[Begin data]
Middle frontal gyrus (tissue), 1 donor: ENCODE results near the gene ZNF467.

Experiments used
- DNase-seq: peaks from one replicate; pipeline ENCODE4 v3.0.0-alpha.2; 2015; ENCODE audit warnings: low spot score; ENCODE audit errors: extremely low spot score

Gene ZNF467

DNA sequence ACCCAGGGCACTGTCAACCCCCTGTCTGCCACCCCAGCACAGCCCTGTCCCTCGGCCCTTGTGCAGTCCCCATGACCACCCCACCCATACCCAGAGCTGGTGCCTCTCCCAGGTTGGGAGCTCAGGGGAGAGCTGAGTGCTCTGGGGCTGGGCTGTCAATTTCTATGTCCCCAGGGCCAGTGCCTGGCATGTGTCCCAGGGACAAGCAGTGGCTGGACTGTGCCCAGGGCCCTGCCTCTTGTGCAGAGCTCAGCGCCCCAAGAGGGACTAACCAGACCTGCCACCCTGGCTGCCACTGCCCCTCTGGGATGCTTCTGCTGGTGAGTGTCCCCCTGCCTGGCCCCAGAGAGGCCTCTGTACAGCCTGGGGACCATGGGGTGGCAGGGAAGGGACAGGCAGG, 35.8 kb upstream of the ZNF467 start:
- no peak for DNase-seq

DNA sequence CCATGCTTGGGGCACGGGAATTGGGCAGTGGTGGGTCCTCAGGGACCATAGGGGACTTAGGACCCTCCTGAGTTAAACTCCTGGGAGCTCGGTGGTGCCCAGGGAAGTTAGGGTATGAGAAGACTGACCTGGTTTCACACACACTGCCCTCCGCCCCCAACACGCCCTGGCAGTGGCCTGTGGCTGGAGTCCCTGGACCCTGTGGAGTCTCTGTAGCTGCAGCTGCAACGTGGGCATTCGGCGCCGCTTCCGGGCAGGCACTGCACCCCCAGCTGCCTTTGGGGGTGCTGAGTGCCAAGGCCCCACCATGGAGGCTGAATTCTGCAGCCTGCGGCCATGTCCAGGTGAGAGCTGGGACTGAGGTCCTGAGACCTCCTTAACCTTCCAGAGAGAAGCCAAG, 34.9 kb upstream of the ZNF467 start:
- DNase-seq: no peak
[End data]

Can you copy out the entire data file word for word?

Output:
Middle frontal gyrus (tissue), 1 donor: ENCODE results near the gene ZNF467.

Experiments used
- DNase-seq: peaks from one replicate; pipeline ENCODE4 v3.0.0-alpha.2; 2015; ENCODE audit warnings: low spot score; ENCODE audit errors: extremely low spot score

Gene ZNF467

DNA sequence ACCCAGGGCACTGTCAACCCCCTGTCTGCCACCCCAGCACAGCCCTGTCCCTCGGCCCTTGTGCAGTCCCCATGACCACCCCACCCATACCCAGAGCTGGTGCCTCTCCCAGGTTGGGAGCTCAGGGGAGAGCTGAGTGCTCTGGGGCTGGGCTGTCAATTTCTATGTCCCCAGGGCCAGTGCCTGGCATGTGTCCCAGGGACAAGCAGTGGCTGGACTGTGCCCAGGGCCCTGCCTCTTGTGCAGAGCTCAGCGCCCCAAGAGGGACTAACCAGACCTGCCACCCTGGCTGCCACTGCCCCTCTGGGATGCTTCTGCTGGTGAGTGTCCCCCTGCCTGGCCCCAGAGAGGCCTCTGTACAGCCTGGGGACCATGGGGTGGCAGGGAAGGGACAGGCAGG, 35.8 kb upstream of the ZNF467 start:
- no peak for DNase-seq

DNA sequence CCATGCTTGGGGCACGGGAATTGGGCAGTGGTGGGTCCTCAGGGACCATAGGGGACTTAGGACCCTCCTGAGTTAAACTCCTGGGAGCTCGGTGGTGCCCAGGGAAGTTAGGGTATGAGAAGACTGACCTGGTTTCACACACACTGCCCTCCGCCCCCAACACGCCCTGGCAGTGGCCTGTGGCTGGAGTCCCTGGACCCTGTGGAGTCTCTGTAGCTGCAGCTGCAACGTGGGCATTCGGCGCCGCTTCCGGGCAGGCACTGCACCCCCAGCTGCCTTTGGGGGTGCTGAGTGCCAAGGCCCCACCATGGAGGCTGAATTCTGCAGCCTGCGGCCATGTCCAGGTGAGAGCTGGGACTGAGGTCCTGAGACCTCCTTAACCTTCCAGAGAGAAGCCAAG, 34.9 kb upstream of the ZNF467 start:
- DNase-seq: no peak